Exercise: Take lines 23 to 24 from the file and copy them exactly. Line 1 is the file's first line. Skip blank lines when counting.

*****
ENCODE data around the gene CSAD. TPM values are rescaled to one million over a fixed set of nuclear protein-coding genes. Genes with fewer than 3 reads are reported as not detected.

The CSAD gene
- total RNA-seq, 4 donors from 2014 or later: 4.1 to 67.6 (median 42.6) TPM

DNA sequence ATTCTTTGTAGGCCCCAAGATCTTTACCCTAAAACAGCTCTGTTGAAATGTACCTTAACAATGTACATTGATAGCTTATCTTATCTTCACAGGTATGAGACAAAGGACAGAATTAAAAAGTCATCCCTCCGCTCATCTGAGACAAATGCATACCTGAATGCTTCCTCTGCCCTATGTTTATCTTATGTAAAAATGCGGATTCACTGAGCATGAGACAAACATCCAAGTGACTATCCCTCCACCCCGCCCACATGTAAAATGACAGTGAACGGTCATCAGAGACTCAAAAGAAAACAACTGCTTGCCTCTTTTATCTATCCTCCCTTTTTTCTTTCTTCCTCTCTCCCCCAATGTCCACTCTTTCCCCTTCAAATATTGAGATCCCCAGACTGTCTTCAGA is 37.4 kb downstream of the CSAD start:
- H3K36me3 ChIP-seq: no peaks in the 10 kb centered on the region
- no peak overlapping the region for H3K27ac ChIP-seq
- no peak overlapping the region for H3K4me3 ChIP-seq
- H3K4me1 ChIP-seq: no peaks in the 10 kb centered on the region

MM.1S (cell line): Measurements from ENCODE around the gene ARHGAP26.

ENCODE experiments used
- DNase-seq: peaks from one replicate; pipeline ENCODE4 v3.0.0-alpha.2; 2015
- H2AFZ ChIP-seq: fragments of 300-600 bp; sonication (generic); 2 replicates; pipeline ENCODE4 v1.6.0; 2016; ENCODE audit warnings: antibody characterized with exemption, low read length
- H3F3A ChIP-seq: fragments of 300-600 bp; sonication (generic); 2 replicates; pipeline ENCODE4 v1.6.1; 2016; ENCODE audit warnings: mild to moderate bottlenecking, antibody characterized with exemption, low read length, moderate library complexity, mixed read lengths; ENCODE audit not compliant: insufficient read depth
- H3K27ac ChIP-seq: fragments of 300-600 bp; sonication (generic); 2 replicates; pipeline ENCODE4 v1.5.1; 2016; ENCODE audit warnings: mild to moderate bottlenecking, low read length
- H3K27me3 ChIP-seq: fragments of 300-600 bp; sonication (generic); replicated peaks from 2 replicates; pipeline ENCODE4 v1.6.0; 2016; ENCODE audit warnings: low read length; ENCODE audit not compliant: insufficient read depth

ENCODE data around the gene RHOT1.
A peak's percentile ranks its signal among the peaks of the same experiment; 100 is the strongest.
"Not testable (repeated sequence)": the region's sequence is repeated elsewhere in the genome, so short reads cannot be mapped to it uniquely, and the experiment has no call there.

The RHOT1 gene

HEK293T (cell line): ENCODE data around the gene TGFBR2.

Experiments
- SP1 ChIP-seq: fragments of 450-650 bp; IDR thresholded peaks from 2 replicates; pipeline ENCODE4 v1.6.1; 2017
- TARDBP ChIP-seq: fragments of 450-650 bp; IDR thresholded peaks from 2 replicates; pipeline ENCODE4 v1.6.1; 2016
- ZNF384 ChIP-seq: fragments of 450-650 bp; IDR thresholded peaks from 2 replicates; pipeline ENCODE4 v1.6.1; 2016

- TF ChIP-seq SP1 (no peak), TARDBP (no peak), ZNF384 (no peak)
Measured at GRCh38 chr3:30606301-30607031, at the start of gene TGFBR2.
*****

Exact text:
- TARDBP ChIP-seq: fragments of 450-650 bp; IDR thresholded peaks from 2 replicates; pipeline ENCODE4 v1.6.1; 2016
- ZNF384 ChIP-seq: fragments of 450-650 bp; IDR thresholded peaks from 2 replicates; pipeline ENCODE4 v1.6.1; 2016